By Kathryn Kopchik
LEWISBURG, Pa. — Harry W. Greene will give the talk, "Natural history, aesthetics, and conservation," Thursday, Feb. 14, at 7:30 p.m. in the Rooke Chemistry Auditorium (Room 116) at Bucknell University.
The talk, held in celebration of Darwin Day, is free and open to the public. It is hosted by the Department of Biology and co-sponsored by the Environmental Studies Program and the Departments of Geography, Philosophy, and Religion.
Greene's presentation will examine how the diversity of life on earth is under serious threats from multiple human-related causes, and how science plays well-known roles in addressing management aspects of this problem.
He will describe how natural history also plays a vital role in enhancing our appreciation for organisms and environments, thereby influencing the value judgments that ultimately underlie all conservation.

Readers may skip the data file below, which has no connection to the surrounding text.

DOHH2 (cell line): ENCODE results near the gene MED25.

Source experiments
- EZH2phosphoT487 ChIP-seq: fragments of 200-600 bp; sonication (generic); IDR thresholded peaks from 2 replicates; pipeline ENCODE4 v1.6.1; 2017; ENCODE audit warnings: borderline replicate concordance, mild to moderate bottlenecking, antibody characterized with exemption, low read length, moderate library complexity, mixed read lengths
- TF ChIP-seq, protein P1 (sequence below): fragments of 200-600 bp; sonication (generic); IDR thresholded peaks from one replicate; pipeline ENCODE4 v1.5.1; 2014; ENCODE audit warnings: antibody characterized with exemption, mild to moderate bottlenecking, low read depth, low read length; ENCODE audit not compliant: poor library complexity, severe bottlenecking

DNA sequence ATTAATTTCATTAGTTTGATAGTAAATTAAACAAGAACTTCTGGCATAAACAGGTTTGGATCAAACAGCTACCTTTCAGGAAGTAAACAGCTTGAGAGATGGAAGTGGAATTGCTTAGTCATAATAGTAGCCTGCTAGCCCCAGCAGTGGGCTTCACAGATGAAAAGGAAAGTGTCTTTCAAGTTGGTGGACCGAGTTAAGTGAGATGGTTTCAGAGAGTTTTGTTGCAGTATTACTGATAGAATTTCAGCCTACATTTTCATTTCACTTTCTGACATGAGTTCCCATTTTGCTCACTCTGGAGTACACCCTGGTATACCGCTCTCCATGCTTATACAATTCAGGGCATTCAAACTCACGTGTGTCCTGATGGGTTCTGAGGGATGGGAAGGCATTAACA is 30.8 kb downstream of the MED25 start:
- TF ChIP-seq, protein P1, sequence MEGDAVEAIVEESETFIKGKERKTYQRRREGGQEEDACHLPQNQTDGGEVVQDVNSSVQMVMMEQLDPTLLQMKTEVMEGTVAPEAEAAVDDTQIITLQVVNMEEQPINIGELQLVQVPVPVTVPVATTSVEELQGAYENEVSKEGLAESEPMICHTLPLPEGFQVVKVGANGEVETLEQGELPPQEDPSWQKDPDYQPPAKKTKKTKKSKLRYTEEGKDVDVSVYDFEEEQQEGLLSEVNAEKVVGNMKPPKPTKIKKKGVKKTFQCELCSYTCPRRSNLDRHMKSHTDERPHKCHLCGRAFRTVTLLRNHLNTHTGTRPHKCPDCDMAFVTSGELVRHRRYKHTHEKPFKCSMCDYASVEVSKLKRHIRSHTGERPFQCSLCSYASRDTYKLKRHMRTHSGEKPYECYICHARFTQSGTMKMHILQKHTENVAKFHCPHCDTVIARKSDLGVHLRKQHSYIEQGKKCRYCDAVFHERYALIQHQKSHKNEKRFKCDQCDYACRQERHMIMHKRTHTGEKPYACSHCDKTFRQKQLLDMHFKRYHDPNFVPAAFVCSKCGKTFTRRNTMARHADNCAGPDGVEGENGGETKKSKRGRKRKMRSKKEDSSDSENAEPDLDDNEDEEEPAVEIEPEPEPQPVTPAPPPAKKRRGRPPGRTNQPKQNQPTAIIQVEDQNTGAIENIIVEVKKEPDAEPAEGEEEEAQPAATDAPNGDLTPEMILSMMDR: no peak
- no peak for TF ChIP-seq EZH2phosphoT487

He will explain how an 18th century philosopher's distinction between beauty and sublime can be used in the context of Darwin's notion of descent with modification, then illustrate this approach with frogs, rattlesnakes, the African megafauna, Longhorn Cattle, and California Condors.
Greene is a herpetologist in the Department of Ecology and Evolutionary Biology at Cornell University. He has conducted field work in the USA, Europe, Mexico, Central America, South America, Africa and Vietnam. His main areas of research are evolutionary biology, behavioral and community ecology, vertebrate conservation, and feeding and defense in lizards and snakes. In addition to numerous peer-reviewed research papers in his field, he has published the popular science book Snakes: The Evolution of Mystery in Nature.
International Darwin Day is held on or around the Feb. 12 birthday anniversary of biologist Charles Darwin.
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